Through my interaction with the 2016 WFP Laureates and Mrs. Jeanie Borlaug Laube, daughter of Dr. Borlaug, it became apparent that we have a collective responsibility to reduce hunger, poverty and revitalize communities. We need to follow the footsteps of Dr. Borlaug in being persistent, innovative and able to communicate with any person in any culture and situation. In addition, we need to possess desired leadership qualities and conduct quality field research that will benefit farmers.
Interacting with high school students, their teachers and young Borlaug-Ruan International interns at WFP events gave me a wider picture of the degree of youth involvement in global projects dedicated to reducing poverty and hunger. This motivated me to continue with the course of nurturing students in high schools in rural parts of Kenya to understand and grow with knowledge and skills to find solutions useful in combating food insecurity.
Young people being the cornerstone of African agriculture progress, it is important for the government and private sector to create opportunities for them to fight hunger and malnutrition globally. These were sentiments echoed by Rajiv Shah, President of Rockefeller foundation; Dr. Akinwumi Adesina, President of African development bank; Amb. Kenneth Quinn, Chair, World food Prize; and Enock Chikava, Deputy Director, Bill and Melinda Gates foundation during our interactions.
The highlight of WFP events that made a big impression on me was the ceremony awarding the Laureate, H.E Dr. Akinwumi Adesina, the president of African development bank at the Iowa State Capitol. The laureate’s speech taught me the need for perseverance and dedication in the pursuit of technologies to address food production in the face of climate change. “We will arise and feed Africa. A day is coming very soon when the barns of Africa will be filled, when all of its children will be well fed. When millions of smallholder farmers will be able to send their kids to school. Then you will hear a new song across Africa. Our lives are better!” said Dr. Adesina.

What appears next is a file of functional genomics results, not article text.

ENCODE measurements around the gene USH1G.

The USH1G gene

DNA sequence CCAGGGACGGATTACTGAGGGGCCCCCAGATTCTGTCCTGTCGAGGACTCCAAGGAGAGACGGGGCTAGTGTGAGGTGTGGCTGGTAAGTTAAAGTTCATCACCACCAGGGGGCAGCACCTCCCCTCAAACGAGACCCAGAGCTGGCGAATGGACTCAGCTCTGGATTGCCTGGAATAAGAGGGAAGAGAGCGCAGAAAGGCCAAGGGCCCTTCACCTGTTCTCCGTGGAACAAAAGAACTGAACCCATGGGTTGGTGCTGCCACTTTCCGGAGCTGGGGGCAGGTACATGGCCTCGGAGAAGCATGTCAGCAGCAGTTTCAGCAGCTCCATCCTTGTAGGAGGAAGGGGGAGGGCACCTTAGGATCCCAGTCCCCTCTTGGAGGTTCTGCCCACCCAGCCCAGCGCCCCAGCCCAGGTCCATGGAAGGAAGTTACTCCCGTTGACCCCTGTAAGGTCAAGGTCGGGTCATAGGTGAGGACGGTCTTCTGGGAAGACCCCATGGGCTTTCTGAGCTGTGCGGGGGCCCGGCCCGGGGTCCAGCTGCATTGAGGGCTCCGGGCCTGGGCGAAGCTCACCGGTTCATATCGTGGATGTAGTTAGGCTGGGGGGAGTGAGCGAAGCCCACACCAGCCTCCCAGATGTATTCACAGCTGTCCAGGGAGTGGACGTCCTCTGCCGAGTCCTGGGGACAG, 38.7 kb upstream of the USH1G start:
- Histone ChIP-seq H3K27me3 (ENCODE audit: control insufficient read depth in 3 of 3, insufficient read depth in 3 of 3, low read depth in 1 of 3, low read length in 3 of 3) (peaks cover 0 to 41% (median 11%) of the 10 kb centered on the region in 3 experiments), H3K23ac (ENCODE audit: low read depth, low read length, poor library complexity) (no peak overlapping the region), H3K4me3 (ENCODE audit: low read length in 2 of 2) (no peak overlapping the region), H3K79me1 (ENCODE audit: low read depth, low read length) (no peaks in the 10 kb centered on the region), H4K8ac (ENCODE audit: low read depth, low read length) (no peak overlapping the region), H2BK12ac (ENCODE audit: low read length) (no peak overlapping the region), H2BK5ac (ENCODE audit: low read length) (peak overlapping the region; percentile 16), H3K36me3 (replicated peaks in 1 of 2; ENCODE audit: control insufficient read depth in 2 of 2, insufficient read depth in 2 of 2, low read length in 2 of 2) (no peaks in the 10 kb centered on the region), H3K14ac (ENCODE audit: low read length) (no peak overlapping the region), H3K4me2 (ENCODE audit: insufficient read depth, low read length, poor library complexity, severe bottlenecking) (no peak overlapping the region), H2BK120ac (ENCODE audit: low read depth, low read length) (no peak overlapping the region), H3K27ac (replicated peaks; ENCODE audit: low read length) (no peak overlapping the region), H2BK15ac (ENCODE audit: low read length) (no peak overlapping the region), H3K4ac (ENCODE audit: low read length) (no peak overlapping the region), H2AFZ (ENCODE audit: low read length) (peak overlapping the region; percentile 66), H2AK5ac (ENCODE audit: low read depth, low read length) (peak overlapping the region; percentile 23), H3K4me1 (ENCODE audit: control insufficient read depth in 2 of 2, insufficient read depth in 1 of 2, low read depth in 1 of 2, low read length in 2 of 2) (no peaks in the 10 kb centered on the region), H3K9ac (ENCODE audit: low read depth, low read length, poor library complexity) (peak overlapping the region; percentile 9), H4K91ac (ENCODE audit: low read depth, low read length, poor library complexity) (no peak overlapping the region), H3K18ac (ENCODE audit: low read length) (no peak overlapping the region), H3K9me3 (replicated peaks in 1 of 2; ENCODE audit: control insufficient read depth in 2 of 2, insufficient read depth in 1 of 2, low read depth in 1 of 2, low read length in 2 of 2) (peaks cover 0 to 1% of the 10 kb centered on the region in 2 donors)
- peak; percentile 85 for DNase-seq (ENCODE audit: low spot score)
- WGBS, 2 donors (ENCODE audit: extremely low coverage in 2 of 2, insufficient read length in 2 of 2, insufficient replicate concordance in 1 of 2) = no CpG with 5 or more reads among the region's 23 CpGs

Second, I was impressed by the Field Research and Application Award endowed by the Rockefeller Foundation to Dr. Zhenling Cui. As a young research scientist with special interest in sustainable food production in the face of climate change, the 2017 Laureate and Dr. Cui have inspired me to give my best. I am inspired to face the challenges of fighting hunger in Kenya and the rest of Africa. Inspired by a popular saying of Dr. Borlaug, I want to develop new technologies and “take it to the farmer.”
The experience from the WFP events gives me the sense of urgency to do my part to fill the barns of Africa – at the very least with beans, one of the most important staple crops in Kenya that I am currently researching for my thesis.
According to Dr. Jayson Lusk (2017 winner of the Borlaug CAST communication award), there is a growing divergence between urban eaters and rural growers, inequality and divergence in food preferences of the rich and poor, and diverging population trends in high- and low-income countries. He insisted that it is important to communicate the story in a way that appeals to urban and rural values. He also discussed the need for innovations to make food nutritious and tastier. The policy stakeholders have an important role in ensuring that the challenges are addressed urgently as expressed by Faustine Wabwire, Senior policy advisor at Bread for the World Institute., Washington DC.
In the wake of greater challenges in the world with respect to global peace, fragility and conflict, there is only one way to ensure peaceful, secure and sustainable nations: eradicating hunger and poverty in all its forms. This will require everyone’s individual contribution and effort, in whatever capacity, in working toward achieving this noble course.